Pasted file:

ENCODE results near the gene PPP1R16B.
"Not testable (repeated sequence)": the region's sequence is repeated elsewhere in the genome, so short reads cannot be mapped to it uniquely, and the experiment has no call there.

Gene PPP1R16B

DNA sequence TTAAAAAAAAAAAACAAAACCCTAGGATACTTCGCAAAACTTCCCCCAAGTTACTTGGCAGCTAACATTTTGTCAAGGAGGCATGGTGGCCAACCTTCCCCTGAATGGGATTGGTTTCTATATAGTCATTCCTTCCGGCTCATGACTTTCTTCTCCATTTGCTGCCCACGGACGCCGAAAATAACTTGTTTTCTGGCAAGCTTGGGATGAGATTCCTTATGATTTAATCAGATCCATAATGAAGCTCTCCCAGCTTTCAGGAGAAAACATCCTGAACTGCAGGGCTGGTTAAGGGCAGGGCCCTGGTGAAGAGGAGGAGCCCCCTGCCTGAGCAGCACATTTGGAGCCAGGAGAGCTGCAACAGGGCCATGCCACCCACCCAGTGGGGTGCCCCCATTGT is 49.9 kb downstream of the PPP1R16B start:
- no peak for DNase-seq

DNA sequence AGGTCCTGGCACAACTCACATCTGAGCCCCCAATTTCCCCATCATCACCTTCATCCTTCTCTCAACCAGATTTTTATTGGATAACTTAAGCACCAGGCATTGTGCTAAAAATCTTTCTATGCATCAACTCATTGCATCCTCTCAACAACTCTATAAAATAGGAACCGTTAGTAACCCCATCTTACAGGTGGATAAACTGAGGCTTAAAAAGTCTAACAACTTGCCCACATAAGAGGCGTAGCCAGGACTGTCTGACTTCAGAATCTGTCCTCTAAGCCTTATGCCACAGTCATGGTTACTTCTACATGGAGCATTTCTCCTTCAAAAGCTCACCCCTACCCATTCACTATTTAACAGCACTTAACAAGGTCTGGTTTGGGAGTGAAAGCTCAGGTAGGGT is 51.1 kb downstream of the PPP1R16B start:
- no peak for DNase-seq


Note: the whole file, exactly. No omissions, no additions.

ENCODE results near the gene PPP1R16B.
"Not testable (repeated sequence)": the region's sequence is repeated elsewhere in the genome, so short reads cannot be mapped to it uniquely, and the experiment has no call there.

Gene PPP1R16B

DNA sequence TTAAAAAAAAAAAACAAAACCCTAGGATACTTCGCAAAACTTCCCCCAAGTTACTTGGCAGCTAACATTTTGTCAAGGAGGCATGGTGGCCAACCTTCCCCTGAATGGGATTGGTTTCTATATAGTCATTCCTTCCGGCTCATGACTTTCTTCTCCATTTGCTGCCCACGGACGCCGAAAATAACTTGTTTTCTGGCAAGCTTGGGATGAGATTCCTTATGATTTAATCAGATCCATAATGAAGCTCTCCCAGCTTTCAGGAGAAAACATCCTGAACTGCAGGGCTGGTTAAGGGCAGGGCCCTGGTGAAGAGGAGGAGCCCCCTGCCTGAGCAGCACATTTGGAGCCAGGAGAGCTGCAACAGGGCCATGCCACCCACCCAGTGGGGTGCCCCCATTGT is 49.9 kb downstream of the PPP1R16B start:
- no peak for DNase-seq

DNA sequence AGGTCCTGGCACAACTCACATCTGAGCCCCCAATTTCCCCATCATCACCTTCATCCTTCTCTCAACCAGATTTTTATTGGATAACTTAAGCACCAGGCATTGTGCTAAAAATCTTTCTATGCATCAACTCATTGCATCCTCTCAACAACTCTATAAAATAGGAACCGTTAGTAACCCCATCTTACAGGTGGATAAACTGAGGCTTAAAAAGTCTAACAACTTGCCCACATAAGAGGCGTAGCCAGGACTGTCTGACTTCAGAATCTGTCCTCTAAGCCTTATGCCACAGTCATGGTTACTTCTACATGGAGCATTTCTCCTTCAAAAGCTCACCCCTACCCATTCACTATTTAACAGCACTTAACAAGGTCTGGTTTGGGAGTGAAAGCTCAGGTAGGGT is 51.1 kb downstream of the PPP1R16B start:
- no peak for DNase-seq